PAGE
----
Nevertheless, in January 2018, prison officials agreed to settlement talks in the Pack Unit suit, as well as in another case filed by Jeff Edwards on behalf of the families of three prisoners who suffered heat-related deaths in 2011 and 2012. The TDCJ’s decision followed a motion filed by Edwards to deny state prison officials a jury trial after it was revealed they had shredded inspection logs and prisoner grievances at the Gurney Unit.
Tod Gillam, a Gurney Unit risk manager, testified that he shredded the records shortly after he was hired in 2014 – which included evidence that Edwards said would have proven whether the deceased prisoners received water, working fans and other heat mitigation efforts. Gillam said he was never ordered to save the documents and, in fact, obtained a sign-off from the warden before disposing of six boxes of records and 40 computer disks. The TDCJ didn’t talk to Gillam about the improper destruction of the evidence until June 2017, and Edwards wasn’t informed until the following month.
Edwards also claimed in his motion that the TDCJ failed for years to share a 2011 email from a Palestine hospital that stated several prisoners who died had internal body temperatures over 105 degrees. The email’s recipient, a TDCJ regional director, had continued to deny that heat-related deaths were a widespread problem.
“At a minimum, it reflects absolute incompetence on the part of the agency and the fact that they failed to notify us upon learning about this abuse is particularly disturbing,” Edwards stated.
He argued that a jury could not weigh the lost records – so even if the case proceeded to trial, the court should instruct jurors to presume any missing evidence would have been favorable to the plaintiffs.
TDCJ spokesman Clark said the agency would “vigorously defend itself.”
The joint wrongful death suit was brought by family members of Gurney Unit prisoners Douglas Hudson, 62, and Kenneth Wayne James, 52, who died during the summer of 2011, and Rodney Adams, 45, who died due to heat exposure in mid-2012.
Edwards Law and the TCRP represented not only the families in the Gurney Unit lawsuit but also the survivors of Larry McCollum, who died at the Hutchins Unit in Dallas in 2011, and the families of other prisoners whose deaths were heat-related.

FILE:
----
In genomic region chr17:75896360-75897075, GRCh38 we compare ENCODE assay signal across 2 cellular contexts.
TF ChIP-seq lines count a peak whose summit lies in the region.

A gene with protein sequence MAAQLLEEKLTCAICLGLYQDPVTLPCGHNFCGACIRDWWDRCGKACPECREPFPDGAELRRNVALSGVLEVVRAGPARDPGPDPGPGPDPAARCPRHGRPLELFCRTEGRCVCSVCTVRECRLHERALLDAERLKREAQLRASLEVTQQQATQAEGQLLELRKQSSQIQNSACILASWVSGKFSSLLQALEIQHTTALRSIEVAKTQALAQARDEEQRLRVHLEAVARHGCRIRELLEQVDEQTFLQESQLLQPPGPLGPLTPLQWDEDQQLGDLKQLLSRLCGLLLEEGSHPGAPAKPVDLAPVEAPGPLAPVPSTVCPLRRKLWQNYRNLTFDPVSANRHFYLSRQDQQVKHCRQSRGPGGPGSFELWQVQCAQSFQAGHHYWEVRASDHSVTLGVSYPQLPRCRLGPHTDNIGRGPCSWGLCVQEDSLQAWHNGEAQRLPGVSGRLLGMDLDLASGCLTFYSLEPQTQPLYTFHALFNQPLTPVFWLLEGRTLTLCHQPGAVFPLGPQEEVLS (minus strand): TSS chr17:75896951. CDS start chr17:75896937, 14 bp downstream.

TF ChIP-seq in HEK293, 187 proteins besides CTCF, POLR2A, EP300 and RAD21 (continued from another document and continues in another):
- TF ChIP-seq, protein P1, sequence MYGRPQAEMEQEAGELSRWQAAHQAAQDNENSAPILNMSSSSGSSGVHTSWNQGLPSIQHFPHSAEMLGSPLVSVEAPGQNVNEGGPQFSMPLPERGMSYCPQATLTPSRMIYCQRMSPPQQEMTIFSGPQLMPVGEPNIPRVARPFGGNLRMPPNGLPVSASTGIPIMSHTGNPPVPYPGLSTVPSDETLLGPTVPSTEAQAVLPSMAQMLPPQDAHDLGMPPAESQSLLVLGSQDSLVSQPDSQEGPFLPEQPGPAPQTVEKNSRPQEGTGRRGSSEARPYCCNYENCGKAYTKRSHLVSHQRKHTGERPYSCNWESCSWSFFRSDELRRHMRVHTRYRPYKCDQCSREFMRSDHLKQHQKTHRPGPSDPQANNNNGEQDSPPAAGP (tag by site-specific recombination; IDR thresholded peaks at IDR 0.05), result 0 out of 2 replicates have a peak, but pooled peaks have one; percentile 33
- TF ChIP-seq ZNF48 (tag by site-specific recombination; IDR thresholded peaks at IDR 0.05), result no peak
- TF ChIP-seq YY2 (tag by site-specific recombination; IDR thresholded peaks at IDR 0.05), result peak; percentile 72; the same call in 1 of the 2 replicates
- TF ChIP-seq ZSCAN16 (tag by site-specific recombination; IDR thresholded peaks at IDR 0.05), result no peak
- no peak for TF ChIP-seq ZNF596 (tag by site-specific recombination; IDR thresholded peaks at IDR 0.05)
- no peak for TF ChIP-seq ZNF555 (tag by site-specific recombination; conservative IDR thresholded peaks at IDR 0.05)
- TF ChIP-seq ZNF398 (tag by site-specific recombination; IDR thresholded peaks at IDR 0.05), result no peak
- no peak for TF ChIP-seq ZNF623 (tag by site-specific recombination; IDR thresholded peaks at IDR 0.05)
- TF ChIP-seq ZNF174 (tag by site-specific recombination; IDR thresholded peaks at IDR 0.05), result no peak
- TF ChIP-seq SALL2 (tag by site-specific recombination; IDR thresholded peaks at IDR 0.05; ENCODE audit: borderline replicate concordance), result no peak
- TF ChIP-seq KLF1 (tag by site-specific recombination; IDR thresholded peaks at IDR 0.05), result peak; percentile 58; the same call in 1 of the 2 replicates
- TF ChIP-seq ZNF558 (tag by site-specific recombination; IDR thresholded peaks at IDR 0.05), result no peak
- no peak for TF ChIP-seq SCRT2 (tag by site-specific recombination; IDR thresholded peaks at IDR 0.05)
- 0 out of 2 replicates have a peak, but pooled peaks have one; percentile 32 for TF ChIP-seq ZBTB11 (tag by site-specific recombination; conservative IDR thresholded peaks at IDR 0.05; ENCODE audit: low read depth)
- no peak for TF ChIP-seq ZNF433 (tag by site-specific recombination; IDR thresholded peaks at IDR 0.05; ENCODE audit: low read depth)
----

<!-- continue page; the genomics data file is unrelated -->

The TDCJ and University of Texas Medical Branch were sanctioned by a federal judge in the McCollum case in January 2015, and ordered to pay sanctions of more than $200,000 for not producing relevant documents and failing to investigate or interview crucial employees about events surrounding the 58-year-old’s death.
McCollum, a former cab driver who was serving time for passing bad checks, was found convulsing in his cell in July 2011. He arrived at a hospital with a body temperature of 109 degrees and was removed from life support six days later. Edwards said the TDCJ’s lawyers “didn’t do their job” with respect to disclosing evidence in the case.
“Memories fade, documents get destroyed and we didn’t have information at the time of depositions,” he noted.
Ashley Frantom, the daughter of deceased prisoner Rodney Adams, expressed her dismay with TDCJ officials. “It’s upsetting to know they’re hiding the truth,” she said.
Settlement in Class-action Lawsuit
In February 2018, the TDCJ announced it would install air conditioning in housing areas at the Pack Unit as part of a settlement reached in the class-action suit. Calling it “a big day for inmates who suffered,” attorney Jeff Edwards added, “they’re not going to be in fear of dying from heat stroke anymore.”
He said the TDCJ will install temporary air conditioners for use during the summer months in 2018 and permanent units by May 1, 2020, subject to legislative approval.
“The lawyers on each side took what was literally a life-and-death issue and worked cooperatively and effectively toward a resolution,” Judge Ellison declared – though it took four years of litigation to resolve the case.
Also in February 2018, the TDCJ began returning heat-sensitive prisoners who had been moved out of the Pack Unit six months earlier.
Judge Ellison entered final approval of the class-action settlement on June 8, 2018 after holding a fairness hearing in May. The agreement addressed injunctive relief and was signed by five of the six remaining named prisoner plaintiffs, including Jackie Brannum, Richard King, Michael Denton, Fred Wallace and Marvin Ray Yates. The sixth, Keith Cole, declined to sign and argued that class members should “have the opportunity to vote to approve the Settlement” – a suggestion nixed by the district court.
In settling the case, the TDCJ agreed to air condition prisoner housing areas at the Pack Unit and “maintain indoor heat indices at or below 88 degrees Fahrenheit between April 15 and October 15 each year.” Those measures will continue even if the class members are transferred to other facilities. Non-housing areas are not required to have air conditioning, such as the dining area, hallways and gymnasium.